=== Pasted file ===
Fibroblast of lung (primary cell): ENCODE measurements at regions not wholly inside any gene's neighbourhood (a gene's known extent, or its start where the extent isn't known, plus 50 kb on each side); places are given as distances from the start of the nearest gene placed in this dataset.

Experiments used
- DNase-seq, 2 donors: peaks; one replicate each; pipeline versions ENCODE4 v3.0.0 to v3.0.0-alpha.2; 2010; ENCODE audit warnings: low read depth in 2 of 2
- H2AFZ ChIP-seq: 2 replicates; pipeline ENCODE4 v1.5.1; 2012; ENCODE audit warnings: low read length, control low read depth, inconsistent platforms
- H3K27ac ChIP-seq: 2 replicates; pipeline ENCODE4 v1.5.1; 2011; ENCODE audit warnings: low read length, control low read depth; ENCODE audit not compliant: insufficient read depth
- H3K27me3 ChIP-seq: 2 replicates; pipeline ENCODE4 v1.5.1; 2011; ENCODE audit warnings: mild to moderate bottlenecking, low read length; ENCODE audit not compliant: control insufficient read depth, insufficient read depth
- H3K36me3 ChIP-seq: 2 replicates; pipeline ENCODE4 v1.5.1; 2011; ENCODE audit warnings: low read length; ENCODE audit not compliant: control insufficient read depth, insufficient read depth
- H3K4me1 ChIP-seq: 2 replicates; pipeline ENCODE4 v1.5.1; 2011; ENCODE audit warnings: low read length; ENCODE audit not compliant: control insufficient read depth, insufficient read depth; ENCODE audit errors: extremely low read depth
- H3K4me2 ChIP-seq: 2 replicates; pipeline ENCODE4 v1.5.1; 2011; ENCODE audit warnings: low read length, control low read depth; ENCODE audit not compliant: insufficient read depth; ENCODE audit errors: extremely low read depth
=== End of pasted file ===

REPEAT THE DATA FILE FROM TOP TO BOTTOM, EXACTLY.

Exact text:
Fibroblast of lung (primary cell): ENCODE measurements at regions not wholly inside any gene's neighbourhood (a gene's known extent, or its start where the extent isn't known, plus 50 kb on each side); places are given as distances from the start of the nearest gene placed in this dataset.

Experiments used
- DNase-seq, 2 donors: peaks; one replicate each; pipeline versions ENCODE4 v3.0.0 to v3.0.0-alpha.2; 2010; ENCODE audit warnings: low read depth in 2 of 2
- H2AFZ ChIP-seq: 2 replicates; pipeline ENCODE4 v1.5.1; 2012; ENCODE audit warnings: low read length, control low read depth, inconsistent platforms
- H3K27ac ChIP-seq: 2 replicates; pipeline ENCODE4 v1.5.1; 2011; ENCODE audit warnings: low read length, control low read depth; ENCODE audit not compliant: insufficient read depth
- H3K27me3 ChIP-seq: 2 replicates; pipeline ENCODE4 v1.5.1; 2011; ENCODE audit warnings: mild to moderate bottlenecking, low read length; ENCODE audit not compliant: control insufficient read depth, insufficient read depth
- H3K36me3 ChIP-seq: 2 replicates; pipeline ENCODE4 v1.5.1; 2011; ENCODE audit warnings: low read length; ENCODE audit not compliant: control insufficient read depth, insufficient read depth
- H3K4me1 ChIP-seq: 2 replicates; pipeline ENCODE4 v1.5.1; 2011; ENCODE audit warnings: low read length; ENCODE audit not compliant: control insufficient read depth, insufficient read depth; ENCODE audit errors: extremely low read depth
- H3K4me2 ChIP-seq: 2 replicates; pipeline ENCODE4 v1.5.1; 2011; ENCODE audit warnings: low read length, control low read depth; ENCODE audit not compliant: insufficient read depth; ENCODE audit errors: extremely low read depth